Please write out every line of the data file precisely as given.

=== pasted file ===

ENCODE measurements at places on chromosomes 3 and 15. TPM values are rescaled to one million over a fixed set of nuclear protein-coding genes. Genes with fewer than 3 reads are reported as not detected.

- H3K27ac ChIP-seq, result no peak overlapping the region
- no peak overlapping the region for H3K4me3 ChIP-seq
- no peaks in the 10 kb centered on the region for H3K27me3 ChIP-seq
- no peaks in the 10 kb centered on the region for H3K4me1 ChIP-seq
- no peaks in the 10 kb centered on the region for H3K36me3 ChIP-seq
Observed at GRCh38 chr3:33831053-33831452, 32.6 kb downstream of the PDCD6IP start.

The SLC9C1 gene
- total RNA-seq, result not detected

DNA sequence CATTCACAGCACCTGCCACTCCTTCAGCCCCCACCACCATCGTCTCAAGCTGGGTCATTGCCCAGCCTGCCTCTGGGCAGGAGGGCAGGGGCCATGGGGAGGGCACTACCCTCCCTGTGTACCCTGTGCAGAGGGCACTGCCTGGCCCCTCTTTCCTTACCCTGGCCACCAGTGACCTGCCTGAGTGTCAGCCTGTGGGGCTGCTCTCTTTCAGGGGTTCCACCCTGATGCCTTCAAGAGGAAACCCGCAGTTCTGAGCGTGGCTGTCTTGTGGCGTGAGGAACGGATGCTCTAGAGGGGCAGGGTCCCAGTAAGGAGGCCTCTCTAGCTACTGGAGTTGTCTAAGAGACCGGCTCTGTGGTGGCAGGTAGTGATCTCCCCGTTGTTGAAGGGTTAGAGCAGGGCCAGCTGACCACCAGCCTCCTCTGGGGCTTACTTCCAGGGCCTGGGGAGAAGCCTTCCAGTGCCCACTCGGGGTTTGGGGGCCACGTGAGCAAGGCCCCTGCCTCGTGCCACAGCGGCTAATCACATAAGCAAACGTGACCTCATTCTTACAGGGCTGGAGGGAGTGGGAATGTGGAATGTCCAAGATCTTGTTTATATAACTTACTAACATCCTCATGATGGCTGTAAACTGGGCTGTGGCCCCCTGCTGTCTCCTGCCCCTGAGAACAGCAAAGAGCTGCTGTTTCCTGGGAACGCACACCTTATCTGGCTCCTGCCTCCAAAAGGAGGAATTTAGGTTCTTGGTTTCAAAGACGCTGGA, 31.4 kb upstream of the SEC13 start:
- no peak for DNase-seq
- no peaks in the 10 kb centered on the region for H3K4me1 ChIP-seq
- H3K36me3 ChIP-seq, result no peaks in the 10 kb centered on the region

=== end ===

ENCODE measurements at places on chromosomes 3 and 15. TPM values are rescaled to one million over a fixed set of nuclear protein-coding genes. Genes with fewer than 3 reads are reported as not detected.

- H3K27ac ChIP-seq, result no peak overlapping the region
- no peak overlapping the region for H3K4me3 ChIP-seq
- no peaks in the 10 kb centered on the region for H3K27me3 ChIP-seq
- no peaks in the 10 kb centered on the region for H3K4me1 ChIP-seq
- no peaks in the 10 kb centered on the region for H3K36me3 ChIP-seq
Observed at GRCh38 chr3:33831053-33831452, 32.6 kb downstream of the PDCD6IP start.

The SLC9C1 gene
- total RNA-seq, result not detected

DNA sequence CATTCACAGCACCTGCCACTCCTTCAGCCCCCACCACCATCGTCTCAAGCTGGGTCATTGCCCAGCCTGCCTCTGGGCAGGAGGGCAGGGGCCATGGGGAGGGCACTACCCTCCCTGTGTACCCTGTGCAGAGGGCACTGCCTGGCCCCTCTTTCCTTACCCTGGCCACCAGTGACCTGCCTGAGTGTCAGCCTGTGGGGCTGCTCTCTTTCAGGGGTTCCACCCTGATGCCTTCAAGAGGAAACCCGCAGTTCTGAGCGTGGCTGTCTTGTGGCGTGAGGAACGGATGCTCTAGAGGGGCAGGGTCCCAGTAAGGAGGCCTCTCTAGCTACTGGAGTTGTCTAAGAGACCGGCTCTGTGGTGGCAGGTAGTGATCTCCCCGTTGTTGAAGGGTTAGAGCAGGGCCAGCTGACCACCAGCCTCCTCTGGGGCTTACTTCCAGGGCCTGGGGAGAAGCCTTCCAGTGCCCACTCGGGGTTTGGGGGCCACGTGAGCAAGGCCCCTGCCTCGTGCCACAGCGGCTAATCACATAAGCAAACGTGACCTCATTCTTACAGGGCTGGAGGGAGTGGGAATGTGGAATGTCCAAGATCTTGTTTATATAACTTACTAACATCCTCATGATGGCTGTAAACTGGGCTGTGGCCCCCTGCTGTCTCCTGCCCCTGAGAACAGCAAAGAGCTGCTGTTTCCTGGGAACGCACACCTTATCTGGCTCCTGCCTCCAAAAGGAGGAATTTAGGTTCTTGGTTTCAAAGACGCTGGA, 31.4 kb upstream of the SEC13 start:
- no peak for DNase-seq
- no peaks in the 10 kb centered on the region for H3K4me1 ChIP-seq
- H3K36me3 ChIP-seq, result no peaks in the 10 kb centered on the region